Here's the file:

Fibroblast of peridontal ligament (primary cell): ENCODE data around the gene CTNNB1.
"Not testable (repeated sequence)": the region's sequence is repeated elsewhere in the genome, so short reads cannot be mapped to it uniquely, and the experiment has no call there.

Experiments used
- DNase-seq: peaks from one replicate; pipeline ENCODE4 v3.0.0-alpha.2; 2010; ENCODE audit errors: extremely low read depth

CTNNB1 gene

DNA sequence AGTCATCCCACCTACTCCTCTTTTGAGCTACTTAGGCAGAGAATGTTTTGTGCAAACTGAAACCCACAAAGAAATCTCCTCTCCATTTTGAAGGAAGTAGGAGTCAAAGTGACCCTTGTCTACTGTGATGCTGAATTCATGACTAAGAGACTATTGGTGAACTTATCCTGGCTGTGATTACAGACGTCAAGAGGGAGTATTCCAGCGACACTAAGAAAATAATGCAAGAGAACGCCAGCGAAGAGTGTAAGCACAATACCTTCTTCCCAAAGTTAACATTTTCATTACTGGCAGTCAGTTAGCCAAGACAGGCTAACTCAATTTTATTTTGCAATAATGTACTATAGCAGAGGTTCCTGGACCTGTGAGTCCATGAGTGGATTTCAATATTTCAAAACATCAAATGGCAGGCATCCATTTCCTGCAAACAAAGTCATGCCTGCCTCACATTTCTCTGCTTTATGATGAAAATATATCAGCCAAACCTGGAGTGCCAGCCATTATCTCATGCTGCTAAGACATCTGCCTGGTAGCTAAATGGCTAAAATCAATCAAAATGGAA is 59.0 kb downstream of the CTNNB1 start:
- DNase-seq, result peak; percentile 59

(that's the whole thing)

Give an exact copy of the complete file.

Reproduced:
Fibroblast of peridontal ligament (primary cell): ENCODE data around the gene CTNNB1.
"Not testable (repeated sequence)": the region's sequence is repeated elsewhere in the genome, so short reads cannot be mapped to it uniquely, and the experiment has no call there.

Experiments used
- DNase-seq: peaks from one replicate; pipeline ENCODE4 v3.0.0-alpha.2; 2010; ENCODE audit errors: extremely low read depth

CTNNB1 gene

DNA sequence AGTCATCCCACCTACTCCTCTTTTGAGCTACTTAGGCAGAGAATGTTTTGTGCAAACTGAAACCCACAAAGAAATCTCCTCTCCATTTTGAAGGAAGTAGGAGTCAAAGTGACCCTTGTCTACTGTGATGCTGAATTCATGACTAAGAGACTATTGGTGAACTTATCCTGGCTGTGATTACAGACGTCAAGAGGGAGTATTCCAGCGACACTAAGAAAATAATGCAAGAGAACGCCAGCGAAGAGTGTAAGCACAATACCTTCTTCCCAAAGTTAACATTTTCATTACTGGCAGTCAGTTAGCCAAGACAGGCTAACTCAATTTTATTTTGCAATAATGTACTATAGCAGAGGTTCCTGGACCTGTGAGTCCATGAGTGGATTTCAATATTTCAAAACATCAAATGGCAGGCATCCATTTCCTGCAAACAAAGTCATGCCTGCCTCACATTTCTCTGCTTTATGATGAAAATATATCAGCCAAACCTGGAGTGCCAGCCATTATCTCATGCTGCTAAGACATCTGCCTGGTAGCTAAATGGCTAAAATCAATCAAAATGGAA is 59.0 kb downstream of the CTNNB1 start:
- DNase-seq, result peak; percentile 59